5 Written Questions
5 Matching Questions
- Trial By Battle
- Canon Law
- a Germanic people. During the 5th century ad groups from these communities migrated to Britain either by invitation or invasion and in due course founded kingdoms which can generally be recognized by the fact that their names have the suffix 'sex'
- b accused and accuser fought a duel, the outcome determined guilt or innocence.
- c A series of holy wars from 1096-1270 AD undertaken by European Christians to free the Holy Land from Muslim rule.
- d In the Middle Ages (500-1350) a vassal was anyone who was under the protection of another and therefore owed and avowed not only allegiance but a payment of some sort to their protector.
- e the Church's own body of laws; this law applied to religious teachings, the behavior of the clergy, and even marriages and morals
5 Multiple Choice Questions
- the lands ruled by Charlemagne
- The parties, or champions on their behalf, would fight in formal single combat and the winner would be deemed to be the successful party in the case. It was not abolished until 1819, after the accused was challenged to combat in the case of Ashford v. Thornton.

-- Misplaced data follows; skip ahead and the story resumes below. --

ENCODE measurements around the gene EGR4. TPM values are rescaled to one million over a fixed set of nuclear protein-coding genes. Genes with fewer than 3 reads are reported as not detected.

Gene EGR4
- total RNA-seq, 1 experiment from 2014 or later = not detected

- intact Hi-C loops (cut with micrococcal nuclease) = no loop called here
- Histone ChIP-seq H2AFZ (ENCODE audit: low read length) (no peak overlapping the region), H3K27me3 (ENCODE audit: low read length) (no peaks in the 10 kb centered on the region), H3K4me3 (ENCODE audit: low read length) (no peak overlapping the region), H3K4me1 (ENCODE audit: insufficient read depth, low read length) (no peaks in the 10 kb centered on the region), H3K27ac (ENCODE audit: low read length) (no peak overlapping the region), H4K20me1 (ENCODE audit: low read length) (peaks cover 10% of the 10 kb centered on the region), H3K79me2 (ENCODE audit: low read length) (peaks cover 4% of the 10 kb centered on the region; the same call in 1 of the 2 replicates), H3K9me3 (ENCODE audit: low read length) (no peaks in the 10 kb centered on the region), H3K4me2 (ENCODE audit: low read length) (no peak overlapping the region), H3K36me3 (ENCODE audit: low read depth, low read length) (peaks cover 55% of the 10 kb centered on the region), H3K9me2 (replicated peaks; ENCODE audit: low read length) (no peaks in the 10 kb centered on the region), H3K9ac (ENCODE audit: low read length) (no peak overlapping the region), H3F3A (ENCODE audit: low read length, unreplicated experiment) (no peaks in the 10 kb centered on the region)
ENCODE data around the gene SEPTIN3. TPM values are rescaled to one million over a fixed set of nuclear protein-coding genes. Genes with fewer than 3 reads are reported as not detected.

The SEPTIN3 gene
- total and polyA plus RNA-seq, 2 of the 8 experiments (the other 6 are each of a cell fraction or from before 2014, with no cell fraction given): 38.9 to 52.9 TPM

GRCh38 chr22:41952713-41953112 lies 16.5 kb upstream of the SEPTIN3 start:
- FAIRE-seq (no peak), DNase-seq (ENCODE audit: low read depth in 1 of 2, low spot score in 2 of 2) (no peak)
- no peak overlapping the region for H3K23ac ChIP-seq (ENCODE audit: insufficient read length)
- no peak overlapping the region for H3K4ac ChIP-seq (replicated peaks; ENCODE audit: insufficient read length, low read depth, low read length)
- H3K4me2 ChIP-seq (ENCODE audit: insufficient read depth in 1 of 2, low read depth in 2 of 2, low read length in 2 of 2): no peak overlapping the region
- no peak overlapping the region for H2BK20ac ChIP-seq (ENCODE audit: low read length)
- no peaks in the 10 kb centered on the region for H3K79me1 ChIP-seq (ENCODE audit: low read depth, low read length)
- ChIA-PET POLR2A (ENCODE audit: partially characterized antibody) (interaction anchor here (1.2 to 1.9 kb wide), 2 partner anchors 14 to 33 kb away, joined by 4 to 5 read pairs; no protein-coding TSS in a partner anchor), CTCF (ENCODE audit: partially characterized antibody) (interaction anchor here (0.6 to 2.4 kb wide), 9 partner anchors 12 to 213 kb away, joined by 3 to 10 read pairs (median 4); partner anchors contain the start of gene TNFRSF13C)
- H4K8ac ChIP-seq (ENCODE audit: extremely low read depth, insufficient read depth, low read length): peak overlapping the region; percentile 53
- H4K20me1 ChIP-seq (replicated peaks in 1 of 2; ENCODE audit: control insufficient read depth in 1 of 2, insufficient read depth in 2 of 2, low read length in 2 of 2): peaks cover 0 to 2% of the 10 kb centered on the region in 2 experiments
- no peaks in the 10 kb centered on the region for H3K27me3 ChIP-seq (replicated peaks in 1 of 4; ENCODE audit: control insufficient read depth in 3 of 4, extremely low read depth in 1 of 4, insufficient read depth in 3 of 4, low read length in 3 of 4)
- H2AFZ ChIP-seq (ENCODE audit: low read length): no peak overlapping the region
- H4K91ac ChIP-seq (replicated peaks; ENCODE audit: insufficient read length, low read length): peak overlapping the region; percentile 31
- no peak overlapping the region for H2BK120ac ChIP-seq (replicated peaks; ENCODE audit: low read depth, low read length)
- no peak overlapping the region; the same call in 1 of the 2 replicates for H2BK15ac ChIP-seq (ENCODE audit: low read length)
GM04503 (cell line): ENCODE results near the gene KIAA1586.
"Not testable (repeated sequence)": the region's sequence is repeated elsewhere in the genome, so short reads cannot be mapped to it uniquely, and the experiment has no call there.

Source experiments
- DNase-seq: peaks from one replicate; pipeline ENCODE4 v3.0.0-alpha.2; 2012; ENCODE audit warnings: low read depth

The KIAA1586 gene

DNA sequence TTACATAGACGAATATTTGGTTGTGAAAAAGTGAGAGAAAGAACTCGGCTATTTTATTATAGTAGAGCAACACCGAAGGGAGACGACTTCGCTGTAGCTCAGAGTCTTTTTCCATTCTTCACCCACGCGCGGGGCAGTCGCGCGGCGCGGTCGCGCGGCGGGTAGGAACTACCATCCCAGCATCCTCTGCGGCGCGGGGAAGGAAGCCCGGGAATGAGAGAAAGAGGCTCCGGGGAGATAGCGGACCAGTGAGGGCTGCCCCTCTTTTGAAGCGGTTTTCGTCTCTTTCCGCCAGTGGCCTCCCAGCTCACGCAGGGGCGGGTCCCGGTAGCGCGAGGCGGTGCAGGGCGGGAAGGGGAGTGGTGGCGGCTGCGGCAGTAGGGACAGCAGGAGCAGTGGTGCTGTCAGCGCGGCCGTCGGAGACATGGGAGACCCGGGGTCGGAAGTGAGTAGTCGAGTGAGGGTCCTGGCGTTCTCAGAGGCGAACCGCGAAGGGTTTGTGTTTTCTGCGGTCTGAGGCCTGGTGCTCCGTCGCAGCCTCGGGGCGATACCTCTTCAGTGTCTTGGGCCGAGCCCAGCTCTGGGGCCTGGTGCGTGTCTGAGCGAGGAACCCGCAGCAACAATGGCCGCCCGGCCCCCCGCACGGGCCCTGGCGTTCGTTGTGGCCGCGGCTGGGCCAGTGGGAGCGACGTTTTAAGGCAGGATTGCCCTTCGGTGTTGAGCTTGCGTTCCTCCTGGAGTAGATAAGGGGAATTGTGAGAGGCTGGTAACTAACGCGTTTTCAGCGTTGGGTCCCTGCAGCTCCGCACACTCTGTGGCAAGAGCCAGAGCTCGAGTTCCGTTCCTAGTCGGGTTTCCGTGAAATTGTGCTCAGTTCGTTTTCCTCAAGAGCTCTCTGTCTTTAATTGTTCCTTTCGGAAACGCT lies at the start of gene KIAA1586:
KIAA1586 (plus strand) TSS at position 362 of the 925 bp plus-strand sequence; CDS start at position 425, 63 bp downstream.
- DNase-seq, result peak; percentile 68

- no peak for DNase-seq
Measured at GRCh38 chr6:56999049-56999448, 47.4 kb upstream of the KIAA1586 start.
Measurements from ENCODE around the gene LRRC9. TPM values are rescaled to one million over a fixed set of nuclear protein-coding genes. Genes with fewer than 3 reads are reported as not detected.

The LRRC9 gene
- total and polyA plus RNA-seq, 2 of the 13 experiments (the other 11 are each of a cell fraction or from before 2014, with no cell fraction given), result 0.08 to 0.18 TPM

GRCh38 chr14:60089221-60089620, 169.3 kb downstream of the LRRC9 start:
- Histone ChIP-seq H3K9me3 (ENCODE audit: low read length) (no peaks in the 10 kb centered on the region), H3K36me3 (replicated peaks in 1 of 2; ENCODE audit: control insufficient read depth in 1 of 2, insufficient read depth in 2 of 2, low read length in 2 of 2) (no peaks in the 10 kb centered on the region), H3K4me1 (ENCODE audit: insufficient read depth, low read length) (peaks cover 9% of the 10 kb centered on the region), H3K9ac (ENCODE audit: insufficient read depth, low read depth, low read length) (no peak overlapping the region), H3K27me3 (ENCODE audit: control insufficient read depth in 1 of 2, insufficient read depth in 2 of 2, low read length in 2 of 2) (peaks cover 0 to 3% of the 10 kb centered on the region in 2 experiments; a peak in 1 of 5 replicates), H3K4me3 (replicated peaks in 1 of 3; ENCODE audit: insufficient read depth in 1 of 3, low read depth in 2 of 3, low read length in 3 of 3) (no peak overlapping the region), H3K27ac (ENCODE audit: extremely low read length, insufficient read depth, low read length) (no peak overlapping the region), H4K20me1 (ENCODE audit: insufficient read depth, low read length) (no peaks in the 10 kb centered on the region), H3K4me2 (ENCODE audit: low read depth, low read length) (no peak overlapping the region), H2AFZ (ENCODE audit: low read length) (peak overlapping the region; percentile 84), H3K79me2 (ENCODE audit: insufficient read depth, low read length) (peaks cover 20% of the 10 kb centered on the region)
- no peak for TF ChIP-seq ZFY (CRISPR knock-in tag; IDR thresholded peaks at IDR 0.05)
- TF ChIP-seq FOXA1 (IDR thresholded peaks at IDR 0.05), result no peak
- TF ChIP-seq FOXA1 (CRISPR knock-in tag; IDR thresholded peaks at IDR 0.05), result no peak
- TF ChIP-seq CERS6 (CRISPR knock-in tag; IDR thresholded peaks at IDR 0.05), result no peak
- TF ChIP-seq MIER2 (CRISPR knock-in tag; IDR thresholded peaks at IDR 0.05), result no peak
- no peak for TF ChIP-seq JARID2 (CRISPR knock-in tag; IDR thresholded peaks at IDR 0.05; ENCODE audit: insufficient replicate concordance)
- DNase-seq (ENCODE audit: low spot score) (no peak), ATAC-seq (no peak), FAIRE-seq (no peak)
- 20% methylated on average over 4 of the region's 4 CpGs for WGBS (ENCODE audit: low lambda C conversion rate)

- Used his papal power to urge lords and knights to become Crusaders to fight the Muslims and regain the Middle East for Christianity; promised: forgiveness for sins, freedom from debt, a choice of fiefs in the lands to be conquered. He started the first crusade to regain Holy Land.
- A member of one of the Germanic tribes of the Rhine region in the early Christian era, especially one of the Salian Franks who conquered Gaul about A.D. 500 and established an extensive empire that reached its greatest power in the ninth century.
- (1137-1193) Powerful Muslim ruler during Third Crusade, defeated Christians at Hattin took Jerusalem
5 True/False Questions
Trial by ordeal → a primitive method of determining a person's guilt or innocence by subjecting the accused person to dangerous or painful tests believed to be under divine control
Angles → An ancient Low German tribe, that settled in Britain, which came to be called Engla-land (Angleland or England).
Chaucer → English vernacular, wrote the Canterbury Tales, known for beauty of expression and clear, forceful language made his dialect the chief ancestor of the modern English language, collection of stories told by a group of 29 pilgrims going to the tomb of Saint Thomas a Becket at Canterbury, England.
Tripoli → the head of the Roman Catholic Church
Nationalism → Germanic people. During the 5th century ad groups from these communities migrated to Britain either by invitation or invasion and in due course founded kingdoms which can generally be recognized by the fact that their names have the suffix 'sex'